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Restaurant Sanitation: Clean Up Your Act: Incorporate Daily Sanitation Techniques to Discourage Pests

By Ron Harrison

Restaurants all have different ways for handling cleanliness. Larger establishments might have an entire staff dedicated to bussing tables and wiping countertops, but restaurants with fewer employees might just do what they can during a down time. The fact is, customers don't take sanitation lightly. An unsanitary environment will attract another clientele altogether - pests.

Sanitation plays a major role in a successful restaurant's operations. In addition to helping maintain customers, a clean establishment can also help keep health inspection scores high. By creating a sanitary environment for your customers, you can also prevent pests from stopping by without reservations.

Pests are a huge threat to your customers' and staff's health. Cockroaches can spread a number of bacteria, which can cause illnesses such as diarrhea and pneumonia. Their skins and droppings have also been linked to respiratory problems like asthma. Rodents carry a number of diseases with them, including the deadly Hantavirus, which mice and rats transmit through urine, droppings, or saliva.

The best approach to pest management is one that prevents pests in the first place. Sanitation is one of the easiest and most effective ways to control these unwanted guests. Incorporating a few extra steps into your daily routine can make all the difference.

The easiest way for pests to enter a restaurant is simply hitching a ride, either on personal belongings or in supplier shipments.

  • Inspect all shipments thoroughly before storing them away. Look for damaged product that includes gnaw marks, droppings or live or dead pests.
  • Break down any cardboard boxes from shipments. Pests use these boxes as harborage and cockroaches can feed on the glue that holds the cardboard together.

Pest will also come looking for food, water and shelter, so do your best to restrict their access to those survival needs.

  • Wipe down all tables and chairs at the end of each day to remove any residue that might have collected during the dining hours.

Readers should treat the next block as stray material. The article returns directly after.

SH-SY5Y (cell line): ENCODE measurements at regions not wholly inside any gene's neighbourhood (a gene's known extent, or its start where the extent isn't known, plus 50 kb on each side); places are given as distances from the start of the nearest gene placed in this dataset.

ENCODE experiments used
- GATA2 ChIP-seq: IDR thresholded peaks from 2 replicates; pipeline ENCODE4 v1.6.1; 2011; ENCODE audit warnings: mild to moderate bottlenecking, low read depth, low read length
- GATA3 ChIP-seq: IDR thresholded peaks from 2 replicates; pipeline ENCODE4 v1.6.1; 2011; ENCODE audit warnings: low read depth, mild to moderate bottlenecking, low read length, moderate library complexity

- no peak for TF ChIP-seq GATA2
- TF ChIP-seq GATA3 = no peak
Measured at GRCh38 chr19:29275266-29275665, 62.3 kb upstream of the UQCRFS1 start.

• Don't leave dirty dishes in the sink overnight. Make sure to thoroughly clean any cooking appliances. Cockroaches, ants and rodents will find a way inside for a late night snack.
  • Remove any standing water and clean up spills immediately. Mice only need a small amount of water to survive inside your establishment.
  • Sweep, mop and vacuum floors. Use a HEPA (high efficiency particulate air) filter to remove dust and debris from small cracks and crevices where cockroaches hide. This pest isn't picky about meals and can even feed on dust.

Finally, discourage pests from hanging around the outside of your restaurant to prevent them from entering through an open door.

    Trach Pile
  • Line all trash cans and make sure lids are tightly sealed on outdoor garbage. Empty trash throughout the day, and more frequently if it contains food waste.
  • Don't sit any trash outside your building - rather, take garbage to the dumpster, which should be located as far from the restaurant as possible to keep pests at a distance.
  • Pay attention to the outside of your establishment and pick up any trash that might have accumulated in the parking lot. Wash down parking areas and sidewalks at the end of the day to remove food residue attractive to pests.

By taking a proactive approach to pest management, with sanitation leading the charge, you can feel confident that pests won't pay a visit.

Ron Harrison, Entomologist, Ph.D., is Director of Technical Services for Orkin, Inc. and an acknowledged leader in the field of pest management. Contact Dr. Harrison at or visit

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